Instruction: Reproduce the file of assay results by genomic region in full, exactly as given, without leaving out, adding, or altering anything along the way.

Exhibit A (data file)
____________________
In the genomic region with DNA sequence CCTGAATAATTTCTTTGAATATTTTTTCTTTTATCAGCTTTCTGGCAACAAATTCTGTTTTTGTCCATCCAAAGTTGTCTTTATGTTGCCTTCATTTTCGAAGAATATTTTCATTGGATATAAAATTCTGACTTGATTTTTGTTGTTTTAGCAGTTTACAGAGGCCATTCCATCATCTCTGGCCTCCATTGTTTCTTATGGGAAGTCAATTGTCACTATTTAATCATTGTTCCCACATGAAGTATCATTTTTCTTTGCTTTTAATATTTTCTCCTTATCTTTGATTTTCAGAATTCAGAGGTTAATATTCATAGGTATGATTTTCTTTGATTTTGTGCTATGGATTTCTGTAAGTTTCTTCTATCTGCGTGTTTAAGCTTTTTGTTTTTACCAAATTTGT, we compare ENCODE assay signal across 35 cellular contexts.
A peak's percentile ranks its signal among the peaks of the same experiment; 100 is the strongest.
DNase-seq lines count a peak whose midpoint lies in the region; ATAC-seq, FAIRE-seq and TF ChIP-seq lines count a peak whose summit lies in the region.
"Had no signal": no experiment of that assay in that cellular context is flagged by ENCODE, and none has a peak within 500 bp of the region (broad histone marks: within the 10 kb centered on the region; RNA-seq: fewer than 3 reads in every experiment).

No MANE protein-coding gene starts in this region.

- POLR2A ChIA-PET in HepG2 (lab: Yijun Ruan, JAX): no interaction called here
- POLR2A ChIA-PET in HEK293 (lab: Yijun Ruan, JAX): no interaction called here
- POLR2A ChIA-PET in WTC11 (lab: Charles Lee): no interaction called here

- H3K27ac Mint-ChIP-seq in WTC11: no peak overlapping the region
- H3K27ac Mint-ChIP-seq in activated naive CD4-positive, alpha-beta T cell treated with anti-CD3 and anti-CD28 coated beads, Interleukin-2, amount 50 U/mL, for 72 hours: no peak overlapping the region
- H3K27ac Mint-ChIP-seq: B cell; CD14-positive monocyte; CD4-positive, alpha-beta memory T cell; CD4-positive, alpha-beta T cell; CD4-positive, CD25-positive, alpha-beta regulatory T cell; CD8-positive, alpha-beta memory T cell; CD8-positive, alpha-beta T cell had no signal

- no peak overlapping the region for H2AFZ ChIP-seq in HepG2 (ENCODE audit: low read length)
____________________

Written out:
In the genomic region with DNA sequence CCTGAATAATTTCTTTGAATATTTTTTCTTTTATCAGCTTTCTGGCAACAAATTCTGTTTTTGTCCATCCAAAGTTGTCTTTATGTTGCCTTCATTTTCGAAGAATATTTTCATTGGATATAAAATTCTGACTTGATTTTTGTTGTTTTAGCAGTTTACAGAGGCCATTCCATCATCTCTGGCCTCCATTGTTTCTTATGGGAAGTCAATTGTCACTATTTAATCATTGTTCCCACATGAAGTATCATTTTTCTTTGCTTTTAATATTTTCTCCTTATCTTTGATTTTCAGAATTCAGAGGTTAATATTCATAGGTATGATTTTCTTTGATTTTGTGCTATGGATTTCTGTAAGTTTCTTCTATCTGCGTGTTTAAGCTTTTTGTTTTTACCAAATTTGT, we compare ENCODE assay signal across 35 cellular contexts.
A peak's percentile ranks its signal among the peaks of the same experiment; 100 is the strongest.
DNase-seq lines count a peak whose midpoint lies in the region; ATAC-seq, FAIRE-seq and TF ChIP-seq lines count a peak whose summit lies in the region.
"Had no signal": no experiment of that assay in that cellular context is flagged by ENCODE, and none has a peak within 500 bp of the region (broad histone marks: within the 10 kb centered on the region; RNA-seq: fewer than 3 reads in every experiment).

No MANE protein-coding gene starts in this region.

- POLR2A ChIA-PET in HepG2 (lab: Yijun Ruan, JAX): no interaction called here
- POLR2A ChIA-PET in HEK293 (lab: Yijun Ruan, JAX): no interaction called here
- POLR2A ChIA-PET in WTC11 (lab: Charles Lee): no interaction called here

- H3K27ac Mint-ChIP-seq in WTC11: no peak overlapping the region
- H3K27ac Mint-ChIP-seq in activated naive CD4-positive, alpha-beta T cell treated with anti-CD3 and anti-CD28 coated beads, Interleukin-2, amount 50 U/mL, for 72 hours: no peak overlapping the region
- H3K27ac Mint-ChIP-seq: B cell; CD14-positive monocyte; CD4-positive, alpha-beta memory T cell; CD4-positive, alpha-beta T cell; CD4-positive, CD25-positive, alpha-beta regulatory T cell; CD8-positive, alpha-beta memory T cell; CD8-positive, alpha-beta T cell had no signal

- no peak overlapping the region for H2AFZ ChIP-seq in HepG2 (ENCODE audit: low read length)